This paper reports the findings from the analysis of 119 children’s social work case files from three local authorities in Wales. The study offers new understanding about the extent of school staff’s involvement in the provision of statutory support when there are concerns that a child is living with neglect. Findings demonstrate evidence of a broad range of early and preventative school-based support provided in 42% of the sample, some gaps in schools’ contributions to statutory assessments, and a decline in the level of involvement of members of school staff following the initial child protection conference. The discussion also acknowledges a number of challenges encountered during the study: the complexity of social work processes, the variance in understandings of neglect within differing regional contexts, and large amounts of missing data on children’s files and the restrictions this created for statistical measurement. Findings have important implications for inter-professional relationships between schools and social work teams, at individual and agency levels. The author makes a call for social workers to actively engage members of school staff in child protection processes with the purpose of increasing information sharing across agencies, whilst enhancing interprofessional safeguarding practice.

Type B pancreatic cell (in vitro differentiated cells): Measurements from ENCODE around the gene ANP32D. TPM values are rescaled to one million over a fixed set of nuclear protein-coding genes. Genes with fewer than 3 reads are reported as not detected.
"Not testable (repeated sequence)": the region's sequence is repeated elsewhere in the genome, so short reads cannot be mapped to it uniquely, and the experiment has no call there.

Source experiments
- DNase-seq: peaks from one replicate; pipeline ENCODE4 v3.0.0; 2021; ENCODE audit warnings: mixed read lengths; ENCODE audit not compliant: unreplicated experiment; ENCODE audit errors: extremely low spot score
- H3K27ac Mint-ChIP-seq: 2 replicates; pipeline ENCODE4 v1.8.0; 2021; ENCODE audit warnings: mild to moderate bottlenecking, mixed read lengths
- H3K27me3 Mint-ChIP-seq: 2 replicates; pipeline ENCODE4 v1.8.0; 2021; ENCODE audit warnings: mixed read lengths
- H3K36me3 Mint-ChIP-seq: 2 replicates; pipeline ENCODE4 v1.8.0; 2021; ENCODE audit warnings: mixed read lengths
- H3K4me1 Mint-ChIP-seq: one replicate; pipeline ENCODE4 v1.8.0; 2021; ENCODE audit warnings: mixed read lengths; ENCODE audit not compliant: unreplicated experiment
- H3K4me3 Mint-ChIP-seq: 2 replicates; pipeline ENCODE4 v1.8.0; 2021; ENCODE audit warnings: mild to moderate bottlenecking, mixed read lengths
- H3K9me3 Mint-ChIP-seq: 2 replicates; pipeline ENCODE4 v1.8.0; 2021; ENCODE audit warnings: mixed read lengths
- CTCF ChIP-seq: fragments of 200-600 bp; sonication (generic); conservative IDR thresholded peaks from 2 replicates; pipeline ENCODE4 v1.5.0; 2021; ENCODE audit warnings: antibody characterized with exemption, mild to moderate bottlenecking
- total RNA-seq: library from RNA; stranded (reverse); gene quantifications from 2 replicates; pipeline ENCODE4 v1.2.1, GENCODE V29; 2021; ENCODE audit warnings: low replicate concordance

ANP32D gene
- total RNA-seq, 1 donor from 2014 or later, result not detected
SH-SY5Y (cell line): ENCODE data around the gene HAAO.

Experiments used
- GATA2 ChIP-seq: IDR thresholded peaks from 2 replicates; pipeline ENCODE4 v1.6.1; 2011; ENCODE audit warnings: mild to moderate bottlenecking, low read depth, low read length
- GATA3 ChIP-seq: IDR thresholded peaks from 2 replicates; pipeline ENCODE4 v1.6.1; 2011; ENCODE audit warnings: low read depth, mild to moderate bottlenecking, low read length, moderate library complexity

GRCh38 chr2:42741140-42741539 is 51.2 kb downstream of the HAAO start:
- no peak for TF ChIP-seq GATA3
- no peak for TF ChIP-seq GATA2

|Journal||Child Abuse Review|
|Publication status||Accepted/In press - 5 May 2021|
- SPS Children and Families Research Centre